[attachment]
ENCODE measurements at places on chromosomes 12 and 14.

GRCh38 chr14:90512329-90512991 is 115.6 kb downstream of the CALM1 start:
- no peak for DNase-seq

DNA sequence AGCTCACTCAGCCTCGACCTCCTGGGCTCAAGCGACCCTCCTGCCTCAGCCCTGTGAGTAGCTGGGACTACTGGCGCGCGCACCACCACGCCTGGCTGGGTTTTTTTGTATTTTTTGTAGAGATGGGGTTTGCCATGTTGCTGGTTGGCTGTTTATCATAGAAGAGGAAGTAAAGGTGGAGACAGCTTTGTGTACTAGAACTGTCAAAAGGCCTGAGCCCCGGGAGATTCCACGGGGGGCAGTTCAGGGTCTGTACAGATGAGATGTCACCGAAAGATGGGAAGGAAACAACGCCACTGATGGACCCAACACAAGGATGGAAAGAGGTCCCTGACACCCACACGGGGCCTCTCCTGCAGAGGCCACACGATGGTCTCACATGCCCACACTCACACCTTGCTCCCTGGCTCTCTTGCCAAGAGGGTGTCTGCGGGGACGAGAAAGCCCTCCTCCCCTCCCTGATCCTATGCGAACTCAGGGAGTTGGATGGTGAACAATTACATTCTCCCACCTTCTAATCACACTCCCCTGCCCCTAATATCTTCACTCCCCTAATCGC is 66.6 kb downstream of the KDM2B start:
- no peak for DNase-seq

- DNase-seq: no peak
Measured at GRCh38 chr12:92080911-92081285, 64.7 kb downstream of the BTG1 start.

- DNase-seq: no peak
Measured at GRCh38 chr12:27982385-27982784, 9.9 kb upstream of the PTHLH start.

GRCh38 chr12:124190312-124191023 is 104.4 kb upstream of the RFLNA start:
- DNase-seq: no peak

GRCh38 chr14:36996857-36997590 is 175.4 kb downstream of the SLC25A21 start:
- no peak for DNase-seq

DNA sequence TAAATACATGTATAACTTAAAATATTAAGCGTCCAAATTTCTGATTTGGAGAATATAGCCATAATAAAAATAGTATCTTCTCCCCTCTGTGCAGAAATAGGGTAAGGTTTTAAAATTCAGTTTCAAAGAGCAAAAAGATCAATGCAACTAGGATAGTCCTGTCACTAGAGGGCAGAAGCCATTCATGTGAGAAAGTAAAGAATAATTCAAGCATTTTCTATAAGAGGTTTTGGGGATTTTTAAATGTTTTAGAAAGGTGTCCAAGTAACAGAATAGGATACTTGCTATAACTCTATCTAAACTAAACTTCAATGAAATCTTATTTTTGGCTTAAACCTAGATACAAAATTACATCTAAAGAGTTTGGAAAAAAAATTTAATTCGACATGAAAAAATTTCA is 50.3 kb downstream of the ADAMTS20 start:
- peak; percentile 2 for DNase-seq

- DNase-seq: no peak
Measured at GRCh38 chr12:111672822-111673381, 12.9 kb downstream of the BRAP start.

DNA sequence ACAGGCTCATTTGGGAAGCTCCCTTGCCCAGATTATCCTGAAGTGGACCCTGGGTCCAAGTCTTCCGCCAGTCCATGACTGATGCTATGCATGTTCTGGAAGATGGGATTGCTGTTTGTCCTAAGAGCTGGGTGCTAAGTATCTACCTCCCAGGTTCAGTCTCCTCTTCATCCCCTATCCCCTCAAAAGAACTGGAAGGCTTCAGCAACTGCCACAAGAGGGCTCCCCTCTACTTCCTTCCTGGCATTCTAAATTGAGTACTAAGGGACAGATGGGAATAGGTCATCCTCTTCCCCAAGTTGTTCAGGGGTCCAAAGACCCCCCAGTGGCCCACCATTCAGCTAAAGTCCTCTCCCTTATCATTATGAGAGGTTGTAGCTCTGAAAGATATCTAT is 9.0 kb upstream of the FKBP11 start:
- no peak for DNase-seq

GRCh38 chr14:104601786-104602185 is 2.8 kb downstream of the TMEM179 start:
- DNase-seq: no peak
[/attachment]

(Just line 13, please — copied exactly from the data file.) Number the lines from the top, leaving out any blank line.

- no peak for DNase-seq